Home Weekly Roundup Weekly roundup (3-10 January 2020)

Weekly roundup (3-10 January 2020)


Happy new year everyone! The team at Asia Crypto Today wishes you all good health and big gains in the coming year! Whilst it’s only been 1 week into the new year, we’ve been treated to huge announcements on a national level from China and South Korea. These announcements will certainly shape and dictate the direction of the cryptocurrency scene in the coming year. And of course the crypto scene thrives on drama, and we’ve certainly seen that as the internal conflicts in Bitmain have carried over into 2020. Let’s look at the top Asian cryptocurrency news this week:

China’s National Cryptocurrency- No test run yet, but everything’s going smoothly

The People’s Bank of China (PBoC) held its Working Conference from 2-3 January 2020. In their press statement the PBoC reported that the development of fiat digital currency i.e. DCEP was progressing smoothly in 2019. Looking forward to 2020, the PBoC intends to implement its fintech development plan and continue advancing the development of its digital currency.

It was previously reported by Chinese news outlet Caijing in early December 2019 there will be an initial pilot of DCEP in Shenzhen before the end of 2019. However this deadline has passed and no pilot was launched yet. Maybe we will hear news of a test run soon?

Ripple partners with Thailand’s Siam Commercial Bank (SCB) to create cross border payment app

According to a blog post from Ripple, then Company has partnered up with SCB, Thailand’s oldest bank. Together they have created a mobile app- “SCB Easy” which allows cross-border payments to be conducted in a matter of seconds and at low cost.

At Ripple’s annual customer event, SCB’s Senior Vice President demonstrated the app in action by sending a payment to a recipient bank account within 40 seconds. SCB will also be working with Ripple to offer cross-border QR payments. According to SCB, this means that tourists coming to Thailand can use the mobile application from their home country to scan for payments. Thereby eliminating the need to exchange to local currency.

SCB is positive its app will bring satisfaction to their customers. And they are certainly on the right track. According to a PwC survey, 86% of China’s population uses mobile payment apps. Not far behind is Thailand, where 67% of its population is doing the same.

Bitmain drama is really starting to hurt. Layoffs, and will its Texas mining ambitions go up in smoke?

Bitmain really gave the cryptocurrency community something to talk about when Co-founder Micree Zhan was ousted by CEO Jihan Wu back in November 2019. Zhan was clearly unhappy about this, and even sued to regain control of the Company.

On 6 January 2020, DMG Blockchain Solutions- the manager of Bitmain’s cryptocurrency mining farm in Texas announced it will cancel its management agreement with Bitmain. DMG says it because it was not proven to be cost efficient or effective for both companies. Certainly a quick turn of events considering it was only in October 2019 when Bitmain launched its new mining facility in Texas with plans for it to become the largest Bitcoin mining facility.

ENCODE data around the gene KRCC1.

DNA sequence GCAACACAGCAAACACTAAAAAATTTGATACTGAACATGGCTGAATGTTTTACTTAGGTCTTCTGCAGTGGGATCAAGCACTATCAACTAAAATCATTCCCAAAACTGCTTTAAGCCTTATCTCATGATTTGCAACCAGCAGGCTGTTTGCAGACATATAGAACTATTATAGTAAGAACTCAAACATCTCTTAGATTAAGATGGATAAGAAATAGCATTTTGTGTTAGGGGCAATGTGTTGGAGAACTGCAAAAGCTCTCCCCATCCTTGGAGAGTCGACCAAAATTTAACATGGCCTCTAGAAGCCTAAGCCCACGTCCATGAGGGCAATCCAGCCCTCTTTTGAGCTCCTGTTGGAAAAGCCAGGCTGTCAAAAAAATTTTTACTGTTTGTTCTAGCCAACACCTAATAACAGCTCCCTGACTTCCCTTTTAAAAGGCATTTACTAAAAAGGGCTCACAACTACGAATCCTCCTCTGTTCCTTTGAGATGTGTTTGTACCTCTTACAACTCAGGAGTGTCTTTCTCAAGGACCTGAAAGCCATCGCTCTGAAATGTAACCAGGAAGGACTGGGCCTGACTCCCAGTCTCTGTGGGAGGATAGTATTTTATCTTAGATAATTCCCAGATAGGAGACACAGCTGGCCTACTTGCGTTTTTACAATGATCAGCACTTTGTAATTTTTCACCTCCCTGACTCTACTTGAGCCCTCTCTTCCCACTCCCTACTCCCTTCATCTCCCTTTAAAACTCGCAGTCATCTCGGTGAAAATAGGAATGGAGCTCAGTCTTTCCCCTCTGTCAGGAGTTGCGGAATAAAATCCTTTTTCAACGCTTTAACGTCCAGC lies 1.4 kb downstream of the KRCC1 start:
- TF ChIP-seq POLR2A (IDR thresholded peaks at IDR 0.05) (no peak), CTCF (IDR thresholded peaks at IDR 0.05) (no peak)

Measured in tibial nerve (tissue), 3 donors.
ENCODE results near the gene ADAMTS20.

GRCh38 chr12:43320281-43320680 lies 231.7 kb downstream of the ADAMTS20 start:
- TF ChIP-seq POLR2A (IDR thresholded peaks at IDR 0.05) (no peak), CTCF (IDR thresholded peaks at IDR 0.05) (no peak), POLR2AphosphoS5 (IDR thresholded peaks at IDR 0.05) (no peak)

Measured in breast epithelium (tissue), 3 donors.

It is unknown whether the Texan mine is still operating, or whether Bitmain will find a replacement manager.

On the same day, Bitmain began its “staff optimisation” plans by allowing employees to resign in exchange for compensation. Bitmain’s aim is to reduce its workforce by 50% in time for the next Bitcoin halvening. On the sidelines, Zhan expressed his firm opposition to the layoffs, saying it was “suicide” for the Company.

Of course in true Bitmain drama fashion, is it really as simple as “staff optimisation”? According to Founding Partner of Primitive Ventures, Dovey Wan, disgruntled former Bitmain employees have put up banners protesting the Company’s “illegal layoffs”.

We’ve done a bit of digging around Weibo where this image was originally found. Posts have called for anyone in the know to come out with an explanation. But so far there has only been silence.

South Koreans rejoice (for now) as profits from crypto transactions are not taxable

South Korea’s Ministry of Strategy and Finance recently announced that under existing law, profits by individual investors through crypto transactions are not taxable. However South Koreans may not have long to celebrate as the Ministry is amending its tax laws so crypto transactions will become taxable. Officials expect the revised bill on the current tax laws to be introduced in the first half of this year.

Further, Korea’s Presidential Committee focusing on technological development made crucial suggestions to the government for the development of cryptocurrencies as an asset class. These include: allowing financial institutions to launch bitcoin derivatives, developing a Korean crypto escrow solution and listing Bitcoin directly on the Korean Stock Exchange.

The taxation of cryptocurrency assets could a prelude to recognizing and regulating cryptocurrencies as an asset class. This is a welcome move for mass adoption, but we wonder what will happen in the months leading up to the revised tax laws? South Koreans make up approximately 10% of all Bitcoin trades. We’ve also seem the Korean frenzy flocking to overseas OTC desks to trade and profit off the local Kimchi Premium last year. So will we see Koreans driving up demand for Bitcoin in the coming months before the new tax laws are in force?

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